3.3 Graded outcomes from observations emphasises an underlying unhelpful binary divide in the language used in education, which draws subjective distinctions between 'success' and 'failure' - regardless of the inter-relatedness of the micro and macro contexts. Understandably, this approach can heighten emotional tensions for individuals. Indeed, research from the UK and US suggests the intrinsic evaluative nature of some observation policies is often bureaucratic and punitive in nature, creating stress and anxiety for staff (Darling-Hammond 2014; O'Leary, 2012). Pressure from research and recent media publicity of this issue has led the UK government body Ofsted[3] to announce changes to some of its observation guidelines (Ofsted 2014; Vaughan 2014). However the potential impact of these modifications upon FE-sector managerial policies remains unclear.

3.4 Whilst I acknowledge the need for a type of quality control and developmental audit procedure, there also needs to be consideration of the complexities involved. For example, individuals have differing perceptions of the specific type of performativity required of them during an observation and the potential emotional consequences. This article presents data that helps illuminate interpretations of performativity and the emotional tensions involved. It explores the emotional experiences described by FE staff involved in formally-graded observation processes.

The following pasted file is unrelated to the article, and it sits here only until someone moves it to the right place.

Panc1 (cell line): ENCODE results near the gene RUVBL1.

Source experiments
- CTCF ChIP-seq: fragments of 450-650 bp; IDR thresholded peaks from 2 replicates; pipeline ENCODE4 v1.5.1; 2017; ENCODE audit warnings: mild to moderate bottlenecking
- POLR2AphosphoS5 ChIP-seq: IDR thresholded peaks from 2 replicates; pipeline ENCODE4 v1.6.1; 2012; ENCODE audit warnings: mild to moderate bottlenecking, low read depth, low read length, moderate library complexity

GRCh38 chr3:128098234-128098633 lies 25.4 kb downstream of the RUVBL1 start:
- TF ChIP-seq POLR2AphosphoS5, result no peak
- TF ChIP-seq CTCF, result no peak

The context of the research

4.1 The accountability agenda in education is deeply embedded within the UK FE sector, and has been for some decades (Avis 2005). It therefore presents a valuable example in the study of performativity within this context because struggle and conflict is evident between the needs of management to adhere to pressures from economic and political quarters, versus the creative hidden nature of teaching and learning (James and Diment 2003). Performativity in this setting then, is defined as the embodiment of emotional labour involved in explicitly evidencing external criteria for the purposes of conforming to this accountability agenda (Ball 2003; Whitehead 2005).

4.2 Consisting of over four-hundred post-compulsory (tertiary) institutions, the UK FE sector included approximately three million students enrolled, of all ages (Arnett 2013). FE students engage in diverse types of courses which, to varying degrees, may be defined as academic and vocational in nature, in a wide range of disciplines. The broad range of students – and the appropriate staff and processes to support them – is integral to the complexities of managing such a service. It has been argued this educational sector has suffered neglect in terms of investment from government (Ainley and Bailey 1997) prompting Randle and Brady (1997) to famously refer to FE as the 'Cinderella service'.